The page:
DEAD: ON THIS DATE
Vince Lombardi (aged 57)
American football player, coach and executive
Vincent Thomas Lombardi (June 11, 1913 – September 3, 1970) was an American footballplayer, coach, and executive in the National Football League (NFL). He is best known as the head coach of the Green Bay Packers during the 1960s, where he led the team to three straight and five total NFL Championships in seven years, in addition to winning the first two Super Bowls at the conclusion of the 1966 and 1967 NFL seasons. Following his sudden death from cancer in 1970, The NFL Super Bowltrophy was named in his honor. He was enshrined in the Pro Football Hall of Fame in 1971, the year after his death. Lombardi is considered by many to be the greatest coach in football history, and he is more significantly recognized as one of the greatest coaches and leaders in the history of any American sport.
Lombardi began his coaching career as an assistant and later as a head coach at St. Cecilia High Schoolin Englewood, New Jersey. He was an assistant coach at Fordham, at the United States Military Academy, and with the New York Giants before becoming a head coach for the Green Bay Packers from 1959 to 1967 and the Washington Redskins in 1969. He never had a losing season as a head coach in the NFL, compiling a regular season winning percentage of 72.8% (96–34–6), and 90% (9–1) in the postseason for an overall record of 105 wins, 35 losses, and 6 ties in the NFL.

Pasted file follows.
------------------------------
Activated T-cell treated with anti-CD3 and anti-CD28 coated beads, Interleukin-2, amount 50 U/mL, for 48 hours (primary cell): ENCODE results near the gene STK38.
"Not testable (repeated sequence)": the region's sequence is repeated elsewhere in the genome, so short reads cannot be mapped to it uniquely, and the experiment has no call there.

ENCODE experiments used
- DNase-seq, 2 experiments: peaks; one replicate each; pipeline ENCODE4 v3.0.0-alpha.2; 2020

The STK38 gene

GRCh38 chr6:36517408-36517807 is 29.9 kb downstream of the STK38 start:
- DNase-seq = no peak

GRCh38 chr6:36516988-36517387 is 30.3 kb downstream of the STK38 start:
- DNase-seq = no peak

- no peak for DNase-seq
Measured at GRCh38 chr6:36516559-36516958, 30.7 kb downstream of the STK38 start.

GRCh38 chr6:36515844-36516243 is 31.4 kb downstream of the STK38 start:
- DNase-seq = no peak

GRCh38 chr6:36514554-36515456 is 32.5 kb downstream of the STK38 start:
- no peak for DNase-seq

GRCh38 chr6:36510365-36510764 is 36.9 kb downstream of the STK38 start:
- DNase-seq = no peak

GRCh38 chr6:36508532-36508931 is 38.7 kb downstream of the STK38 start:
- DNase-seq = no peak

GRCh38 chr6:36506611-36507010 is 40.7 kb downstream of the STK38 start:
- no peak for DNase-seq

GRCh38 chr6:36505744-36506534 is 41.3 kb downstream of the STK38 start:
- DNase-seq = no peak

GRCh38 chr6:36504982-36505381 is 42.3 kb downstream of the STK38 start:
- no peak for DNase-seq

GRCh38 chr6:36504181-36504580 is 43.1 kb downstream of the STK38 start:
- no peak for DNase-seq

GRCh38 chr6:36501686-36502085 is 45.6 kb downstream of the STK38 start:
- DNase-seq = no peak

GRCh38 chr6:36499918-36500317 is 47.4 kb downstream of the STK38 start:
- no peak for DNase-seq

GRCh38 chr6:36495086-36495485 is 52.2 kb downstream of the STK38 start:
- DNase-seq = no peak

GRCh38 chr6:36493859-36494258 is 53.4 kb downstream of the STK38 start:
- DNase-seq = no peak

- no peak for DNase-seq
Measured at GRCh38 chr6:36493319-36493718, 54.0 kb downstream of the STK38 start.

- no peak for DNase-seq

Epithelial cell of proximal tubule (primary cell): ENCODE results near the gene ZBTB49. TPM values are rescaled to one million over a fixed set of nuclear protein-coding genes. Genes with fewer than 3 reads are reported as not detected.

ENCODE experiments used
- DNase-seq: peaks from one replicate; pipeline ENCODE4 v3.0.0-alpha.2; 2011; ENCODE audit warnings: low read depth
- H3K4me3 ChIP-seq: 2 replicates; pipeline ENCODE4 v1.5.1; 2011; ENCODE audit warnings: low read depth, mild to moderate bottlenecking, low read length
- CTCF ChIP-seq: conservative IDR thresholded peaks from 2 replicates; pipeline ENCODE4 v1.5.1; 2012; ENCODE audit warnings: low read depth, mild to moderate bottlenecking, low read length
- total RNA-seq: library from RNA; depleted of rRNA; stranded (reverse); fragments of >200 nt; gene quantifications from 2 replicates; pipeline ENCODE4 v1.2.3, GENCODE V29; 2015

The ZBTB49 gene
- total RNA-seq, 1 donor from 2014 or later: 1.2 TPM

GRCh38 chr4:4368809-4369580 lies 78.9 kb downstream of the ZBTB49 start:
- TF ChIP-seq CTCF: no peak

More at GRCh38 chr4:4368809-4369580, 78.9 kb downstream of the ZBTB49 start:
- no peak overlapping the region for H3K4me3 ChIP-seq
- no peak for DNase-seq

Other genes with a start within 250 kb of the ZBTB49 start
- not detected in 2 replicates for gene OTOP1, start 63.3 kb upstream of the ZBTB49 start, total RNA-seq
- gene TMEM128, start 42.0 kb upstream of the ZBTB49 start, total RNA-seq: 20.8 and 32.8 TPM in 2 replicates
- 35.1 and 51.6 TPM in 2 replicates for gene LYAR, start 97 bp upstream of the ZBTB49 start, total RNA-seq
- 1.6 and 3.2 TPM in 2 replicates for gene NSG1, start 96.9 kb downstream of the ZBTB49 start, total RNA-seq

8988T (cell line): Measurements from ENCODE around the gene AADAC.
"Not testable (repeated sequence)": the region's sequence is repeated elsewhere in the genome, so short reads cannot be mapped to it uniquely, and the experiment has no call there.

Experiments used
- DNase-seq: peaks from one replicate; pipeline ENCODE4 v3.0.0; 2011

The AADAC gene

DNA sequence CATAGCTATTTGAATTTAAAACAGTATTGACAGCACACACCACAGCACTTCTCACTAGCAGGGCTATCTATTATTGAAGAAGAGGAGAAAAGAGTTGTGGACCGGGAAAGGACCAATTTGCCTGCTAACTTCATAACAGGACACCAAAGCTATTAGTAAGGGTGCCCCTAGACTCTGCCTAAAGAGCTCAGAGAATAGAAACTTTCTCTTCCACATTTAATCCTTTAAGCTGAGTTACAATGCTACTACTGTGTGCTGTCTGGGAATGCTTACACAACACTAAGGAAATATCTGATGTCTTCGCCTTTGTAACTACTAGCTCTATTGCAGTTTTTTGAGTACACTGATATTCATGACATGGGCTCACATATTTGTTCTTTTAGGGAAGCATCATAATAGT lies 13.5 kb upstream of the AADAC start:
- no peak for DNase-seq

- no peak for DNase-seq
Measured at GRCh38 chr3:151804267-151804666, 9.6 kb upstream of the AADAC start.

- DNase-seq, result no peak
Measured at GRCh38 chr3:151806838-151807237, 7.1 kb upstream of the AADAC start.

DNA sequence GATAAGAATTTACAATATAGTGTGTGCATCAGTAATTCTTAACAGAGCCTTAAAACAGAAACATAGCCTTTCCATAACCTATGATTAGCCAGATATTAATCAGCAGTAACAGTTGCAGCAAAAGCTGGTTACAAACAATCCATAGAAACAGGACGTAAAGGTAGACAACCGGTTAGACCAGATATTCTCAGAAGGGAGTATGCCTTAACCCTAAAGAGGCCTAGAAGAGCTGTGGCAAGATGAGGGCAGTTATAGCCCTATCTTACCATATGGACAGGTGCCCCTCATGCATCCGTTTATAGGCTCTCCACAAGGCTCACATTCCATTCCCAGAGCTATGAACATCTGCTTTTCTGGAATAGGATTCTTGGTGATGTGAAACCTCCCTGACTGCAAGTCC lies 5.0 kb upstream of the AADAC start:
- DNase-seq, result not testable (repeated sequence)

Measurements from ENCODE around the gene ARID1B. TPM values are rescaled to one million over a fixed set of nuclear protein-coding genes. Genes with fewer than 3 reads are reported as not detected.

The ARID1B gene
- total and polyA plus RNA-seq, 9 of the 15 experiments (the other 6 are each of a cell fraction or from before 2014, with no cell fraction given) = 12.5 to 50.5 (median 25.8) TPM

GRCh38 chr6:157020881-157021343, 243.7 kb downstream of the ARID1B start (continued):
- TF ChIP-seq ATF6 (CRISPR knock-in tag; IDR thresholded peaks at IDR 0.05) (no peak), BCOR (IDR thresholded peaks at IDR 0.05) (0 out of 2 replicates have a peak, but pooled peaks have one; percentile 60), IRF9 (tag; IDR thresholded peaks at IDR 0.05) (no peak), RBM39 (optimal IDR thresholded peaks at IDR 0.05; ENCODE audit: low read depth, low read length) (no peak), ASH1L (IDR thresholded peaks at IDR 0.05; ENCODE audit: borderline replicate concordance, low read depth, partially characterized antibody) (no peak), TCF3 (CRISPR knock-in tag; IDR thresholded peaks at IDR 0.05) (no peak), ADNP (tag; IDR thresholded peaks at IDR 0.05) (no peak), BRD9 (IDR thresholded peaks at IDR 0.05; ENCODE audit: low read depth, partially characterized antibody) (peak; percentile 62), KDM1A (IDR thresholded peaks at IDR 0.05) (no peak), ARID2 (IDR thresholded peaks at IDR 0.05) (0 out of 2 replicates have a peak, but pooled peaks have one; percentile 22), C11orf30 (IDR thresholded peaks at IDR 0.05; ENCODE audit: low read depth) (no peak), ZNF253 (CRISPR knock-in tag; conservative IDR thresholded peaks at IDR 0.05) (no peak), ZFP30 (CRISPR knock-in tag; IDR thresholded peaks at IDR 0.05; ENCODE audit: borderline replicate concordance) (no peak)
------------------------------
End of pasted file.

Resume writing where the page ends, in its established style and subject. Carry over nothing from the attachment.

DEATH: Lombardi had suffered from digestive tract problems as early as 1967, and he had refused his doctor’s request to undergo a proctoscopic exam. On June 24, 1970, Lombardi was admitted to Georgetown University Hospital, and tests “revealed anaplastic carcinoma in the rectal area of his colon, a fast-growing malignant cancer in which the cells barely resemble their normal appearance.” On July 27, Lombardi was readmitted to Georgetown and exploratory surgery found that the cancer was terminal. Lombardi and Marie received family, friends, clergy, players, and former players at his hospital bedside. He received a phone call from President Nixon telling Lombardi that all of America was behind him, to which Lombardi replied that he would never give up his fight against his illness. On his deathbed, Lombardi told Father Tim that he was not afraid to die, but that he regretted he could not have accomplished more in his life. Lombardi died in Washington, D.C. at 7:12 a.m. on Thursday, September 3, 1970, surrounded by his wife, parents, two children, and six grandchildren. He was 57.